Do You Look Like A Spammer? Seeing It From The Filter’s Perspective

The war on spam. Like the battle against junk mail coming through the letterbox, it is a topic that never goes away, and for every innovation that comes out, the spammers find new ways to circumvent and fool the filters.

Using the most up to date filters is well and good, but it only looks at one side of the coin.

A typical spam botnet looks something like this :

a spam botnet

[ Image courtesy :  Wikimedia ]

Just like an over-officious police force or military can endanger civil liberties, an over zealous spam filter can lead to a surge in false positives. This is when a legitimate message is incorrectly flagged as spam. For the receiver it is an inconvenience, but for the sender it can be little short of a disaster.

Don’t be branded a spammer

Tell someone the sky is green and the grass is blue enough times and they will start to believe it. Spam filters, particularly the ones associated with free email platforms like Yahoo and Gmail, work along similar lines. If you get flagged as spam once, it might not be a big deal. If it happens five times, you are starting to get a reputation. Suddenly, the world’s most powerful internet company thinks you are a spammer. And who are you to argue?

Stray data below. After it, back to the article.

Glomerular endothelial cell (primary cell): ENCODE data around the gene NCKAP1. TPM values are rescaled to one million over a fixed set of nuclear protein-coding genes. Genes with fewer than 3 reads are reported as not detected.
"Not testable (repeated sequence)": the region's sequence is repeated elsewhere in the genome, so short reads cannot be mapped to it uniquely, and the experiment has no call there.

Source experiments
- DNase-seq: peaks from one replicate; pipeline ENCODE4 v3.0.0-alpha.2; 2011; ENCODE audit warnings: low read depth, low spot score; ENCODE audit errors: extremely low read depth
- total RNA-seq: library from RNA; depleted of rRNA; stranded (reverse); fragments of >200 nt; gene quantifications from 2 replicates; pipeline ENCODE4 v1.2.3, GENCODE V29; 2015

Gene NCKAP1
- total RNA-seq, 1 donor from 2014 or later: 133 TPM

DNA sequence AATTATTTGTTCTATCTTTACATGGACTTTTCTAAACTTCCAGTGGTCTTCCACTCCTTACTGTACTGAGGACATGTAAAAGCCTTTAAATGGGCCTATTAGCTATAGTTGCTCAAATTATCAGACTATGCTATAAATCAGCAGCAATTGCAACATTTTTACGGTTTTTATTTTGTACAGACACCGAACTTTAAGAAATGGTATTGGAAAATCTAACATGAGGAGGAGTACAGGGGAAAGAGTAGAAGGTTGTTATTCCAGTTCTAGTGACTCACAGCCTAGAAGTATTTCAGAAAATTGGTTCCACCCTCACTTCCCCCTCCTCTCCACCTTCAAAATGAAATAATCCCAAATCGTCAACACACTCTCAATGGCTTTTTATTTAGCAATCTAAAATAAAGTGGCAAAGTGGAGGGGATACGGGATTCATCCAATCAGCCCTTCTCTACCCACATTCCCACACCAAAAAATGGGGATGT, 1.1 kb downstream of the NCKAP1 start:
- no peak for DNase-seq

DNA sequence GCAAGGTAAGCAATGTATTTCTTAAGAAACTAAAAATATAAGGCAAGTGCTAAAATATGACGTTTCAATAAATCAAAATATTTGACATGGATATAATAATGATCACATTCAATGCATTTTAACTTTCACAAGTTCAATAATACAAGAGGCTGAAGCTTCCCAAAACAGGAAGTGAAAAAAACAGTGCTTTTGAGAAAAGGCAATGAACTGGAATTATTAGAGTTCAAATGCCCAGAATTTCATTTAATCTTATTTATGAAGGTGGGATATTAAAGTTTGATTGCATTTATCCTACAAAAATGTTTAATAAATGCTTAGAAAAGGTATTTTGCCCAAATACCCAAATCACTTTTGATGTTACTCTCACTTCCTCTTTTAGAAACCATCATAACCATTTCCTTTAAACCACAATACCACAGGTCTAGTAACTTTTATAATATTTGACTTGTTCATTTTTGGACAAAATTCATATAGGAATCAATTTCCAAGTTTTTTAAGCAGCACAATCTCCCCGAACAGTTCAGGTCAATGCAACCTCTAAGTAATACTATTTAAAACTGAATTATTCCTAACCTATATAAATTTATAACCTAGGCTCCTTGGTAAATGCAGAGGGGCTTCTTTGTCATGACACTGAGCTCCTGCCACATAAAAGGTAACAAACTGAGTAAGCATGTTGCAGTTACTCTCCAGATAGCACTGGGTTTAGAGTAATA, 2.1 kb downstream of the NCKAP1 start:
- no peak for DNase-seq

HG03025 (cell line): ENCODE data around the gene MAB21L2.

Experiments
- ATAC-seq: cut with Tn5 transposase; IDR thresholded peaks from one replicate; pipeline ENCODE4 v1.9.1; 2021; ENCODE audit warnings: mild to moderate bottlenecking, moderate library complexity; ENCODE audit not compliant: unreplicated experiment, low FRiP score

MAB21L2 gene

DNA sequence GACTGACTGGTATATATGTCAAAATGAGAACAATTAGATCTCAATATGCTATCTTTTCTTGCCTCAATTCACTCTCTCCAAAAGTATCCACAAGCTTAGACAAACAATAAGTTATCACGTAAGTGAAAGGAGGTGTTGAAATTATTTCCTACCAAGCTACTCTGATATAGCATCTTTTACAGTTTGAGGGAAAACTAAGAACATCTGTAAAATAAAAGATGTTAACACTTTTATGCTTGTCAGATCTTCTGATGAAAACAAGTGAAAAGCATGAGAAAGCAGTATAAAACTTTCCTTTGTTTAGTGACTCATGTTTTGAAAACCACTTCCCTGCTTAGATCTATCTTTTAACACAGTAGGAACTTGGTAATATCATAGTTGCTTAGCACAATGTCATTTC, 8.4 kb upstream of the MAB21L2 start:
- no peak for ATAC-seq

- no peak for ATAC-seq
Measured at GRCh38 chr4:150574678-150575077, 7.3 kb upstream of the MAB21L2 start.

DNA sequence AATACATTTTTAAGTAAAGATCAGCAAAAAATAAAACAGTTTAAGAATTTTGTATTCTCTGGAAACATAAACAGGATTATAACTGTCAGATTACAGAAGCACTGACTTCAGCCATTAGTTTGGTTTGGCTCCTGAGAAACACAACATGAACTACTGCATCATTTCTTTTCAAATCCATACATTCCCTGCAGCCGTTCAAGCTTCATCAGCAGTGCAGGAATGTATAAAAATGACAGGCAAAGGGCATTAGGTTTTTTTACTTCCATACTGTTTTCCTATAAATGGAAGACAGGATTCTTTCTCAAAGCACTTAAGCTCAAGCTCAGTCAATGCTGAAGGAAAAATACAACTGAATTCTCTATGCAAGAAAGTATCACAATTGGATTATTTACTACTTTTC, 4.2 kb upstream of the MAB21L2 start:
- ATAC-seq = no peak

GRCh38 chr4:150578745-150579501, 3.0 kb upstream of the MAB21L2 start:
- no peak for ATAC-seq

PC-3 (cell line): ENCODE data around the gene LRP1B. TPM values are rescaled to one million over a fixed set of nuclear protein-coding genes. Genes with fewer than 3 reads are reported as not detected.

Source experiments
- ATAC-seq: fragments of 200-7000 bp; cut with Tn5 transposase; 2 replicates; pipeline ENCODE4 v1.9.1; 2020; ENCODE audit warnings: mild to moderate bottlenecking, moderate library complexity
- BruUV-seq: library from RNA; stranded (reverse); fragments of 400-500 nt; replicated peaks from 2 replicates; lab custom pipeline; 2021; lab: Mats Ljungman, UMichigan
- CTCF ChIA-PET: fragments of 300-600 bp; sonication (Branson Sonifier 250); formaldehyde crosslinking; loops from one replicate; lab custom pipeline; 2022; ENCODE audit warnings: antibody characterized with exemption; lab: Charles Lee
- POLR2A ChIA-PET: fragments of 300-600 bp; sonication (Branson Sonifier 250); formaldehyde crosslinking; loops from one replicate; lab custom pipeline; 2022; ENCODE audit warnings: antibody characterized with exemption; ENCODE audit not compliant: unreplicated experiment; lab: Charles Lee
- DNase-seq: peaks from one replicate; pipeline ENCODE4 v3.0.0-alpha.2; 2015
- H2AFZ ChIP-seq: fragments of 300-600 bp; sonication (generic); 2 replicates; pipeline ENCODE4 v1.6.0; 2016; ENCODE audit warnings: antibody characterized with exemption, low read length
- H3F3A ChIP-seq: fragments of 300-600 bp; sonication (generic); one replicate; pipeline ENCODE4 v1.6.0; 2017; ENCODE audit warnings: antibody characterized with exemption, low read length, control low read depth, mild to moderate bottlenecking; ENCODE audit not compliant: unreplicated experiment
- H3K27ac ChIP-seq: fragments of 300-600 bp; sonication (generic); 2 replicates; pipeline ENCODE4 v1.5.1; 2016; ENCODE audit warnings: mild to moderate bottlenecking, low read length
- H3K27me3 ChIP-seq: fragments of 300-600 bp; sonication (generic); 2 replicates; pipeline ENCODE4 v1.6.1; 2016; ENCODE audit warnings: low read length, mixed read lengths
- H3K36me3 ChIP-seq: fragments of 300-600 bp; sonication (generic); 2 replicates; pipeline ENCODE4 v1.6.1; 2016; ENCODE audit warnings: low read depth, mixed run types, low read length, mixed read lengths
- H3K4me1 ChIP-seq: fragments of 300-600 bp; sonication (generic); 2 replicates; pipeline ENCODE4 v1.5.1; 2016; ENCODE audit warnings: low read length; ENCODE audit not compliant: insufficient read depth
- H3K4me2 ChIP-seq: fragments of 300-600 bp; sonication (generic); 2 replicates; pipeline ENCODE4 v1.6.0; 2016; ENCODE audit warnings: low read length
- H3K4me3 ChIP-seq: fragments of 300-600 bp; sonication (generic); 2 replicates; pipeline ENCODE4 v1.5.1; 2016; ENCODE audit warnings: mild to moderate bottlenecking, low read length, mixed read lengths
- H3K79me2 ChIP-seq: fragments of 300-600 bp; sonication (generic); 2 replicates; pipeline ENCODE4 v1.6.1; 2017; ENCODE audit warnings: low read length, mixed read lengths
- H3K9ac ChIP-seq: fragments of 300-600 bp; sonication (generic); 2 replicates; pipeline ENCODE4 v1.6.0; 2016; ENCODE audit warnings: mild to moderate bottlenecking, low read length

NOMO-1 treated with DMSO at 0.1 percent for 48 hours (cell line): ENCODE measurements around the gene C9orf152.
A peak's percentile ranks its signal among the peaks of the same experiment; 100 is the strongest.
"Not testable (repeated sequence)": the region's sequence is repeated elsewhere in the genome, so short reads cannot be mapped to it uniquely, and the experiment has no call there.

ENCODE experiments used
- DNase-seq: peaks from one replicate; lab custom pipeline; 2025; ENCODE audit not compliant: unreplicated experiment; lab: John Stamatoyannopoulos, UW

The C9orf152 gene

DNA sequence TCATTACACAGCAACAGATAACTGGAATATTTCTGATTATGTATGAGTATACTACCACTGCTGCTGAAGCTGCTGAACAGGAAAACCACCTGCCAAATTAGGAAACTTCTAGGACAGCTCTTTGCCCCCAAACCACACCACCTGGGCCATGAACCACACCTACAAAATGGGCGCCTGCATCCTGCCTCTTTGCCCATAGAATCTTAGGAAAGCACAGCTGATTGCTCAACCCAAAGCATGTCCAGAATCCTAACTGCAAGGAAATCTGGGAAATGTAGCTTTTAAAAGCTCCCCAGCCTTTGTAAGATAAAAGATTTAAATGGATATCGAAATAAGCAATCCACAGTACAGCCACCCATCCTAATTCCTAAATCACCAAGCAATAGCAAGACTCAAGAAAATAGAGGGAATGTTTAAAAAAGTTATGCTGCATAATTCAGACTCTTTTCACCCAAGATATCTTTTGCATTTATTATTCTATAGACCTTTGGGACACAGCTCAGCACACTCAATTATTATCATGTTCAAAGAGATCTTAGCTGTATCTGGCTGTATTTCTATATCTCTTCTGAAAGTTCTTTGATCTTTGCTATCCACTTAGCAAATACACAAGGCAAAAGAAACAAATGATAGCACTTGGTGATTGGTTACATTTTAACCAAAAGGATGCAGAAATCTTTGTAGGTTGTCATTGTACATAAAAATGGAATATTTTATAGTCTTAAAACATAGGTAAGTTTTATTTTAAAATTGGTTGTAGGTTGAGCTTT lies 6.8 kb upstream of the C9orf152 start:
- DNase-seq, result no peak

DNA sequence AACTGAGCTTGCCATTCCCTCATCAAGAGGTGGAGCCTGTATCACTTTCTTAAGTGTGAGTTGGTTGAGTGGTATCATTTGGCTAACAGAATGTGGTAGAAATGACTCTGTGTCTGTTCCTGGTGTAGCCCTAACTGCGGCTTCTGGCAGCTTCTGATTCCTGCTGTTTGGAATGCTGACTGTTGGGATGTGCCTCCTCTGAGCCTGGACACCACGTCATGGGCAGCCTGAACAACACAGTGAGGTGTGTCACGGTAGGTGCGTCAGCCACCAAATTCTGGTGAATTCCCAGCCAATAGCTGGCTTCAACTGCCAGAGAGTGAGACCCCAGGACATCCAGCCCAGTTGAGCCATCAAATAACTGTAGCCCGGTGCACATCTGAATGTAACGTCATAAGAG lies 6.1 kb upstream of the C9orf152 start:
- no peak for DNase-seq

Fortunately, there are some ways you can defend yourself and your business against being branded a spammer. Here are some simple tips and tricks as recommended by everycloudtech.com, one of the leading researchers in spam filtering and in telling the difference between spam and genuine messages.

Mind your language

Is it what you say or how you say it that makes you look like a spammer? The answer is both. Various sites have tried coming up with lists of spammy words that you should avoid, and while they are certainly worth reading, you need to take a pragmatic approach or you will end up saying nothing.

Perhaps the how is more interesting that the what. Upper case, exclamation marks and question marks all spell spam. Pay particular attention to the subject box, and try to keep it concise, business like and not too generic. For example, if it contains the recipient’s company name, it is less likely to be a mass mailing going out to thousands of email addresses.

Cultivate your contacts

In the good old days, companies built relationships by getting to know people. Here’s the surprising bit – in the modern era, exactly the same applies. You might not physically meet them, but personal outreach where you engage with real people is by far the most effective way of building a contact list. Don’t be tempted to go down the road of purchased or scraped lists. The returns are just not worth it, and your efforts are twice as likely to end up in the spam folder.

Good ESP

While the ability to read minds would be ideal, in this case ESP stands for email service provider. Some have a better reputation than others, and if you are using a provider that typically serves poor quality or spammy clients and domains, you are more likely to be tarred with the same brush, so do your homework.

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